(Sort of dusting off an old blog post from a few years back and updating it.)
I think one of the major things that literature in general and the fantasy genre in particular asks us to do is question and/or redefine our views of how the world works and the definitions we use to make sense of things. This is especially true of an issue as broad and loaded as race and racism. For instance, if we look at Rowling’s work, she has been criticized by some individuals as painting a non-racially diverse world – in our “real world” sense of the term race. That is, some claim she does not make use of non-Caucasian characters. Of course, this is completely false since we can cite Kingsley Shacklebolt, Lee Jordan, Angelina Johnson, and Dean Thomas as being of African descent (the latter two dating Caucasian characters, one of the Weasley twins and Ginny respectively), the Patil twins of Indian descent, and Cho Chang of Asian descent. But it is true that Rowling doesn’t make a big deal about this. Their appearances are mentioned in “racial” terms once or twice and that’s it.
One obvious reason for this lack of concern is that British society/culture hasn’t had the same highly charged problems with racial issues that the U.S. has historically had, especially regarding those of African or Asian descent. As someone said on a message board regarding Dr. Who’s Rose and Micky, the odd thing would be not seeing inter-racial couples in a British show/book, these days. Of course, there are growing problems regarding relations with the other immigrant populations in Britain.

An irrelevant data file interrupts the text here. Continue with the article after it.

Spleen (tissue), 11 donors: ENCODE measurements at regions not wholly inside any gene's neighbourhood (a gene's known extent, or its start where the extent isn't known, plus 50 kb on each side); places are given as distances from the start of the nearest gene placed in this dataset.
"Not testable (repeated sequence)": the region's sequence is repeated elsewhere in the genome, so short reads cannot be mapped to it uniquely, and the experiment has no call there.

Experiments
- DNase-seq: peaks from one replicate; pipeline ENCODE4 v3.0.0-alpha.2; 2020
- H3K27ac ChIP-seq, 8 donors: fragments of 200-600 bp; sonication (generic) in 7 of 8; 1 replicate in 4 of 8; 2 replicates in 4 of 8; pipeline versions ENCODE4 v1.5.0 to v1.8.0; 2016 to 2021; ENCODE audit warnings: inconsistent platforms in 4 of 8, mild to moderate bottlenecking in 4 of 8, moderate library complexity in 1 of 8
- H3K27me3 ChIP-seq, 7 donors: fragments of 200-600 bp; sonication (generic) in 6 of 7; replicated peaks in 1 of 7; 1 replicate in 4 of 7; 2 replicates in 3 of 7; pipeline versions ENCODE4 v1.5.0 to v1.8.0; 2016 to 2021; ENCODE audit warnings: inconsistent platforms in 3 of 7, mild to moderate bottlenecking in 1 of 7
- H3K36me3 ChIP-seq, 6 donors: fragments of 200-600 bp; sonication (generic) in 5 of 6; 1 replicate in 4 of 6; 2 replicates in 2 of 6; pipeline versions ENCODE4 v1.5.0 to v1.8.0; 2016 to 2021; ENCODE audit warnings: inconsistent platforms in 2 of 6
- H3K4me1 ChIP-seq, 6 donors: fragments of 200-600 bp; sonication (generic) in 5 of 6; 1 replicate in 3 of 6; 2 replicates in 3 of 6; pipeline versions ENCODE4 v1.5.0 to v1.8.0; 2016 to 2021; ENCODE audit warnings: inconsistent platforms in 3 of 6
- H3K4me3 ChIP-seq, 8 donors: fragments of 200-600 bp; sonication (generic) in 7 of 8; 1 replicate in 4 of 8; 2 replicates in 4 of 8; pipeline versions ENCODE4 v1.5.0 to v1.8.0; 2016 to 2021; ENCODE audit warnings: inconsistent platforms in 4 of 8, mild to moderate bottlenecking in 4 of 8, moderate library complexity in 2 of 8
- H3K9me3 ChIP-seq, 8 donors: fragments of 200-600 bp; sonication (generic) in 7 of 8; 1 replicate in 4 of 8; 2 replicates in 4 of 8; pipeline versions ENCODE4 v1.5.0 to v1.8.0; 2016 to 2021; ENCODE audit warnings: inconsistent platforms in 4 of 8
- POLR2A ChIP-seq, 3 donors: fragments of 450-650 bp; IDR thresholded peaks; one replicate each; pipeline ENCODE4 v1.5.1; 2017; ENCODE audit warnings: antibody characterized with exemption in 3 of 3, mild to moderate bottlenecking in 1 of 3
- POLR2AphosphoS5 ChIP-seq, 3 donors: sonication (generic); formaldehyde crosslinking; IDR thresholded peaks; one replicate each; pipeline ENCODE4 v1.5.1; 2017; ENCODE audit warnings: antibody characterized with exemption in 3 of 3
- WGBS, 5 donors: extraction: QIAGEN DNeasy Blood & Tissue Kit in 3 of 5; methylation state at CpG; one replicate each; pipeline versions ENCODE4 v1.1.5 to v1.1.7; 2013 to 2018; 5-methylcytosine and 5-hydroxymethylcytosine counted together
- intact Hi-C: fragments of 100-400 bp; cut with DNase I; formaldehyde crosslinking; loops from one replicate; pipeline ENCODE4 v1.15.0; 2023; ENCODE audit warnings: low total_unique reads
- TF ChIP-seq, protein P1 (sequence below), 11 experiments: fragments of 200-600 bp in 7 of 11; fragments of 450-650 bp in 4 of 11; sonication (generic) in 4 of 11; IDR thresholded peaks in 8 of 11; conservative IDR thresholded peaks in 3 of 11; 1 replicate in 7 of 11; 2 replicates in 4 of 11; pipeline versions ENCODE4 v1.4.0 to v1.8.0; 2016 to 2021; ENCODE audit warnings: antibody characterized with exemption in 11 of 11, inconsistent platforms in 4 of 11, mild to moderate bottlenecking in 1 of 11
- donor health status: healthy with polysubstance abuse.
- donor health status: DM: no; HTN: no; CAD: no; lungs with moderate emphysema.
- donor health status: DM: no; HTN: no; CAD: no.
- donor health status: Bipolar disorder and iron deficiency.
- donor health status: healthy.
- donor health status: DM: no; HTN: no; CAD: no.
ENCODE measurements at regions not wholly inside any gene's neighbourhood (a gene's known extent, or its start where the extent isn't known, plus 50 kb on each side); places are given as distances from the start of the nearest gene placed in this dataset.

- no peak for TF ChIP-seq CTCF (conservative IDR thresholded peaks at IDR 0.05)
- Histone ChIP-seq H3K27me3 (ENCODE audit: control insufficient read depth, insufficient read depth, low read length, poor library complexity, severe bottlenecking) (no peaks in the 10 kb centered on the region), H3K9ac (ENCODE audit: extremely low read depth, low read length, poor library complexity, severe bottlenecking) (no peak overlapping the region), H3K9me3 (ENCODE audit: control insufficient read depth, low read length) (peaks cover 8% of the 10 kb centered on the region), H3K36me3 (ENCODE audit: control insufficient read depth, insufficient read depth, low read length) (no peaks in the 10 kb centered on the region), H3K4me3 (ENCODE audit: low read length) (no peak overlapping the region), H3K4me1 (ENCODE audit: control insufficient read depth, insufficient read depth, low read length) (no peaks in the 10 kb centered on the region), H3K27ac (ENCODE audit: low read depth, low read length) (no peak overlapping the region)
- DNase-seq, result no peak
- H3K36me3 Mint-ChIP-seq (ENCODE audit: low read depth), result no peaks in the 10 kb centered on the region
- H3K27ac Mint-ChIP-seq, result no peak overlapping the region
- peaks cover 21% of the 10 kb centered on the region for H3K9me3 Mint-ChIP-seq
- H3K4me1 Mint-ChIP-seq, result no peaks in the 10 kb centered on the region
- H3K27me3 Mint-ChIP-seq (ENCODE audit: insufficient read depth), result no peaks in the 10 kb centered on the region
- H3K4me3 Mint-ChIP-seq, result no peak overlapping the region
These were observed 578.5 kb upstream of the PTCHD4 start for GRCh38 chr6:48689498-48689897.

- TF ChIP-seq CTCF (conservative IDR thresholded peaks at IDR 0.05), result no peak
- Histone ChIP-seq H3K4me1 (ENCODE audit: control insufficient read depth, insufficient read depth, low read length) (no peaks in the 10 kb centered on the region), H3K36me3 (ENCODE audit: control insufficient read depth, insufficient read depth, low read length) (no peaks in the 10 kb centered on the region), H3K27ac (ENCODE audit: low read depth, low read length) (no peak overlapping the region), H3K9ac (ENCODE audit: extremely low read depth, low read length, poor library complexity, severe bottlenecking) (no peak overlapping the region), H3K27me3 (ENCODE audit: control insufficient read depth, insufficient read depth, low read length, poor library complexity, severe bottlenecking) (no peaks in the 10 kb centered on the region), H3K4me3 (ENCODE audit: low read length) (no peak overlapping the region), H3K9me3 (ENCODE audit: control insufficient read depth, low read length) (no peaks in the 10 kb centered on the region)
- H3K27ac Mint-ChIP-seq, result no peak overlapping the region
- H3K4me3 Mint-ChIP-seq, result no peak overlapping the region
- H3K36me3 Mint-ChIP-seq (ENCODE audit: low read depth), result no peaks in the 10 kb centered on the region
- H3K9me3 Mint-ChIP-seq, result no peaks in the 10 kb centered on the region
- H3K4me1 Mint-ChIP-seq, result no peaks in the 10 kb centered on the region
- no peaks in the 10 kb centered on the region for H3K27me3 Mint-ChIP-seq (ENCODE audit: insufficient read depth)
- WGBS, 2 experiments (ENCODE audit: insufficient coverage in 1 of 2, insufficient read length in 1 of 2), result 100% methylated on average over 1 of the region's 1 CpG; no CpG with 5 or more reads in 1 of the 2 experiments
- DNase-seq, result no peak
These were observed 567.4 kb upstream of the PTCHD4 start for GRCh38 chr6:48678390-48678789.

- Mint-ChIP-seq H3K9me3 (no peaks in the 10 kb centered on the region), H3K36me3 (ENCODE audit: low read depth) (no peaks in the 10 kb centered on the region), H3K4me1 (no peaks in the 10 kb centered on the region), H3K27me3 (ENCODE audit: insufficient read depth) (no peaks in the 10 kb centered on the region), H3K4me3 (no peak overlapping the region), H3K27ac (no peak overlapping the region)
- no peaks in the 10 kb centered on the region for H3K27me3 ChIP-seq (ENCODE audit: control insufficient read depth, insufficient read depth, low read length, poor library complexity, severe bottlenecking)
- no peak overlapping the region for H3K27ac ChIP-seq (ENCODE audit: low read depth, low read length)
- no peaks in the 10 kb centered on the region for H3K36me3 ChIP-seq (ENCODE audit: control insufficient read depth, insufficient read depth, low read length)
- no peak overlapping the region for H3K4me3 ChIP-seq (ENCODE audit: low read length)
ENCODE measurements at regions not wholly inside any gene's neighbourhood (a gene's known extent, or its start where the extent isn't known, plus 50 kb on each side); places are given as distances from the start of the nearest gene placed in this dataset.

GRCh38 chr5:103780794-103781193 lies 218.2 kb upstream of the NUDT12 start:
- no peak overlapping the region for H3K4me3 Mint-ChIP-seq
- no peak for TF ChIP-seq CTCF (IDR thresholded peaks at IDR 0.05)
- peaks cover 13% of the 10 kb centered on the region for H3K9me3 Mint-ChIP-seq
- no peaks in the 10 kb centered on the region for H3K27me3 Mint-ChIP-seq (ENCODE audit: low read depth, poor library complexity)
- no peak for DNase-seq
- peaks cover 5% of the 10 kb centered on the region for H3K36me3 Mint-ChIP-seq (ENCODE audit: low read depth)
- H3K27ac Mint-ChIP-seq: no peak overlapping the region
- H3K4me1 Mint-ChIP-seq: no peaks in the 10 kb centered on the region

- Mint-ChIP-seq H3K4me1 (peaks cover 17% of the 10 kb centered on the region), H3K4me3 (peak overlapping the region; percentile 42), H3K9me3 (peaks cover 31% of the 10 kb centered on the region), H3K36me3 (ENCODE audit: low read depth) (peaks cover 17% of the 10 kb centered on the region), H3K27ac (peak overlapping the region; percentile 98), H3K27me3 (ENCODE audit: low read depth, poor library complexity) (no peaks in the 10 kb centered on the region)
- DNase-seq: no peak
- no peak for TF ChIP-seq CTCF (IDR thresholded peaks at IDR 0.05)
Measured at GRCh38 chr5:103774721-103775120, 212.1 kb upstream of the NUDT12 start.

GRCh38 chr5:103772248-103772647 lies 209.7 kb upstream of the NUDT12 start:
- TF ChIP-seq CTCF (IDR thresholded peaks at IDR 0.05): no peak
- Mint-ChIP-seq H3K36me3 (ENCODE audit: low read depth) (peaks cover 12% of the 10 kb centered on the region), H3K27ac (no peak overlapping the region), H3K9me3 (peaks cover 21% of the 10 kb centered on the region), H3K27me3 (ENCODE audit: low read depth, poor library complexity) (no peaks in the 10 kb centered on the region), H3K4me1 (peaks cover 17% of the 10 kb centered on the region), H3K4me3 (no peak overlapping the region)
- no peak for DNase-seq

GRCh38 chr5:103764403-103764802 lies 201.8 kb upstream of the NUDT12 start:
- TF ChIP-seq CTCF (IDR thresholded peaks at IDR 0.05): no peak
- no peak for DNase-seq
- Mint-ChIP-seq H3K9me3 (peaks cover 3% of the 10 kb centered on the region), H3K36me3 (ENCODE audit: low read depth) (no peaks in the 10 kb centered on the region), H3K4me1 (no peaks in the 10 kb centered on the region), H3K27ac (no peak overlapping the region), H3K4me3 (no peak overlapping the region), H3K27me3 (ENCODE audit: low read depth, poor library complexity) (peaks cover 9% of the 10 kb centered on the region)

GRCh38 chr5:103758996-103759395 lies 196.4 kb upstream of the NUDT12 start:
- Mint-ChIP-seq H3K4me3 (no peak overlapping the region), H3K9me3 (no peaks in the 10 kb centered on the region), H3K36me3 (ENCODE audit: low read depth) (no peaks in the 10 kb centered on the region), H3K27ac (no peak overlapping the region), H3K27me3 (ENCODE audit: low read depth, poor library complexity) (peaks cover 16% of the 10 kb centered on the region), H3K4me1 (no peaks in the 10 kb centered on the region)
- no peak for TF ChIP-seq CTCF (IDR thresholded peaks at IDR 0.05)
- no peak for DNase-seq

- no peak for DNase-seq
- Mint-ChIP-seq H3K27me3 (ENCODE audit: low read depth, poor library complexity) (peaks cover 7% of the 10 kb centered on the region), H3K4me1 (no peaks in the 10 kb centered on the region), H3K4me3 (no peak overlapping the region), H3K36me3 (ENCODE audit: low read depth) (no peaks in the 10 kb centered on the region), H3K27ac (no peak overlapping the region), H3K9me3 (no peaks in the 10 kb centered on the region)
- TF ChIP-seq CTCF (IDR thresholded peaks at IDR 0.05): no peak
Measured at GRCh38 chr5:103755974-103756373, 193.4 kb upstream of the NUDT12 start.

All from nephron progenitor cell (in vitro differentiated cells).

The important reason that Rowling in particular and the fantasy genre as a whole, doesn’t focus on these definitions of race is that they ask us to examine and move beyond such ephemeral definitions. When a society is confronted with even one other sentient, sapient species, definitions of race based on skin tone are thrown into question. These texts/shows then ask us to ponder what exactly “race” is: is it genotype (species)? Is it genetic purity as Rowling’s Voldemort or Dr. Who’s Daleks would have us believe? Is it phenotype (what the being looks like)? Is it something less obviously definable like behaviors or emotions? Is it even worth creating a solid definition?
But, unbeknownst to many, these questions have been asked for centuries. The authors/performers of the medieval romances and Breton lais asked these questions. The writers of medieval bestiaries asked these questions. Renaissance teratologists asked these questions. Even as far back as Plato, Aristotle, Ovid, and Petronius, these questions were being asked. In fact, the questions probably go back well beyond even ancient Mesopotamia, possibly as far back as the early days of shamanic religious practices.